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Publication - Report

Welfare Reform (Further Provision) (Scotland) Act 2012: annual report 2017

Published: 29 Jun 2017
Part of:
Communities and third sector, Equality and rights
ISBN:
9781788510714

Report on the impacts of the Welfare Reform Act 2012 on the people of Scotland and other welfare measures passed since 2010.

100 page PDF

1.5MB

100 page PDF

1.5MB

Contents
Welfare Reform (Further Provision) (Scotland) Act 2012: annual report 2017
9. Assessment of disability and incapacity benefit measures

100 page PDF

1.5MB

9. Assessment of disability and incapacity benefit measures

9.1 Personal Independence Payments

9.1.1 Background

Personal Independence Payment ( PIP) is replacing Disability Living Allowance ( DLA) - the benefit for disabled people and people with a long-term health condition - for working-age adults. Central to the PIP system is a change to eligibility for the benefit with tighter criteria backed by "descriptors" and a points-based approach to entitlement. PIP is one of the benefits being devolved to Scotland.

At January 2017, there were an estimated 131,737102 PIP claims in payment to Scottish residents, this figure has been rising rapidly with the transition from DLA to PIP.

9.1.2 Latest Developments

The process of replacing DLA for people of working-age and replacing it with PIP started in April 2013. At present all new applications in Scotland are made for PIP, and the process of migrating existing working-age DLA recipients to PIP should be completed by 2019.

On 3 April 2017 The Personal Independence Payment (Amendment) Regulations 2017 [103] came into force. The regulations amended Schedule 1 to the Social Security (Personal Independence Payment) Regulations 2013 in order to clarify the drafting and reverse the effect of two recent judgments of the Upper Tribunal. In both cases the UK government considered that the Upper Tribunal judgment departed from the intended meaning of the PIP Regulations, and that the amendments were necessary to restore the original policy intention, provide clarity for all users of the legislation and avoid increases in public expenditure.

It is not clear how many people will be impacted by these regulation changes. On 1 March 2017 Minister for Social Security, Jeane Freeman, wrote to Minister for Department for Work and Pensions, Penny Mordaunt MP asking for further clarification on how many people in Scotland will either be excluded from financial help or potentially see a reduction in the level of financial help through PIP as a result of these changes.

On 6 July 2016 the Secretary of State for Work and Pensions appointed Paul Gray, chair of the Social Security Advisory Committee, to lead the second independent review of PIP. The report [104] , which was published on 30 March 2017, focussed on how effectively further evidence is being used to assist decision-making, the speed and effectiveness of information-gathering, and progress on recommendations from the first review. The second review made a further fourteen recommendations.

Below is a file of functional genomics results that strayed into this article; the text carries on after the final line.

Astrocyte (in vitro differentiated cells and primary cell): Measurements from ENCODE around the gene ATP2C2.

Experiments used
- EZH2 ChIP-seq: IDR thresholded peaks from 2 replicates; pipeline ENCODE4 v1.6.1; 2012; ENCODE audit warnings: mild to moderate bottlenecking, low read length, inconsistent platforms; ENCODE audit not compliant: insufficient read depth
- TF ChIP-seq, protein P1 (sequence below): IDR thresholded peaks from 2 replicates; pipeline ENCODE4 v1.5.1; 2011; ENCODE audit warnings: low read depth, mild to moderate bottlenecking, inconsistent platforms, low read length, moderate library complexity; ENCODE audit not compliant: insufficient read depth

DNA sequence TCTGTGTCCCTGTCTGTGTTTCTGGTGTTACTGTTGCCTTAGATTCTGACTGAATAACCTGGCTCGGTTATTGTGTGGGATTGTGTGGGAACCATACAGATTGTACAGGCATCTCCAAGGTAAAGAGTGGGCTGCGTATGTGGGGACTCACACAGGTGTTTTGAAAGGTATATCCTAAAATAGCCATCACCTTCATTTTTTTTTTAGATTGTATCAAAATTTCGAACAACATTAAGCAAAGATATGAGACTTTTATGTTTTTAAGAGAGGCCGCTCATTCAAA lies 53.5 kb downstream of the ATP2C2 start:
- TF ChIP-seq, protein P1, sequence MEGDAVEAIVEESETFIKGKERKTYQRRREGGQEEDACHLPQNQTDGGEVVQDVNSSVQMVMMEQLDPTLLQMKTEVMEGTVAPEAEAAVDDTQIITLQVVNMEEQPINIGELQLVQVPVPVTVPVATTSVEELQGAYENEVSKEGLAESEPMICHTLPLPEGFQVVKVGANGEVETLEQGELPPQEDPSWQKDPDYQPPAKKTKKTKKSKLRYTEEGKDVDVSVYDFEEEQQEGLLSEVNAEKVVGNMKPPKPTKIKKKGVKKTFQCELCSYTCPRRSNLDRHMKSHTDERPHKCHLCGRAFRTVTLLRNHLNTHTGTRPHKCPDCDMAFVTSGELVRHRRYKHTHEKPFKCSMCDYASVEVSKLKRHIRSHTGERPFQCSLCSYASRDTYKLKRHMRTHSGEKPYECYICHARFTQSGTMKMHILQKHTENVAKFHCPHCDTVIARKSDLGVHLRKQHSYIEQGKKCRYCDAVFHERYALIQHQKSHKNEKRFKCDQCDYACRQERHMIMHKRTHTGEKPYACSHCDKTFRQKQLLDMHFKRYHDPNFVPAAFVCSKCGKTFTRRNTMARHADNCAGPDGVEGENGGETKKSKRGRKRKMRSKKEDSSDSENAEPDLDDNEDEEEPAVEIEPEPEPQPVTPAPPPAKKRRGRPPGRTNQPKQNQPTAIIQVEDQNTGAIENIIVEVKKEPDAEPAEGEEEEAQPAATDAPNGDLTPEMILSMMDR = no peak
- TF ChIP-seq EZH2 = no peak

The recommendations focussed mainly on:

  • Clarifying the evidence provided as part of the assessment process and the weight given to evidence by assessors;
  • Clarifying the responsibilities on the claimant to provide further evidence;
  • The responsibilities on DWP to provide better transparency regarding their decision making;
  • Auditing of the assessment and awarding process with a focus on quality improvement and consistency checks; and
  • Potential improvements regarding data sharing to allow claimants and health care professionals to share documents online securely and confidentially.

9.1.3 Impact

As of November 2016, around 122,000 people received PIP in Scotland compared to around 128,600 working-age people who remain on DLA. However, the majority of PIP cases (61%) were for new claims, not reassessments. This means that in Scotland around 48,000 people have been reassessed and were successful in retaining (at least partially) their entitlement to disability benefit. However at least 128,000 remain to be to be reassessed [105] .

DWP released data in October 2016 which revealed for the first time the initial outcome of reassessments for individuals moving from DLA to PIP, however detailed data on the outcomes post mandatory re-considerations and appeals is not available. Between April 2013 and October 2016, 526,500 working-age DLA claims (52,800 in Scotland) have been reassessed to PIP. In Scotland, 45% of reassessed claimants received a higher PIP award than their DLA entitlement, 12% of claimants in Scotland and GB retained the same level of award, 22% received a decreased award and 22% lost their entitlement to disability benefit [106] . Around two-thirds of people who appeal there PIP award are successful [107] . The OBR have said that, taking account of MRs and appeals, around 17% of people who are reassessed will lose entitlement all together.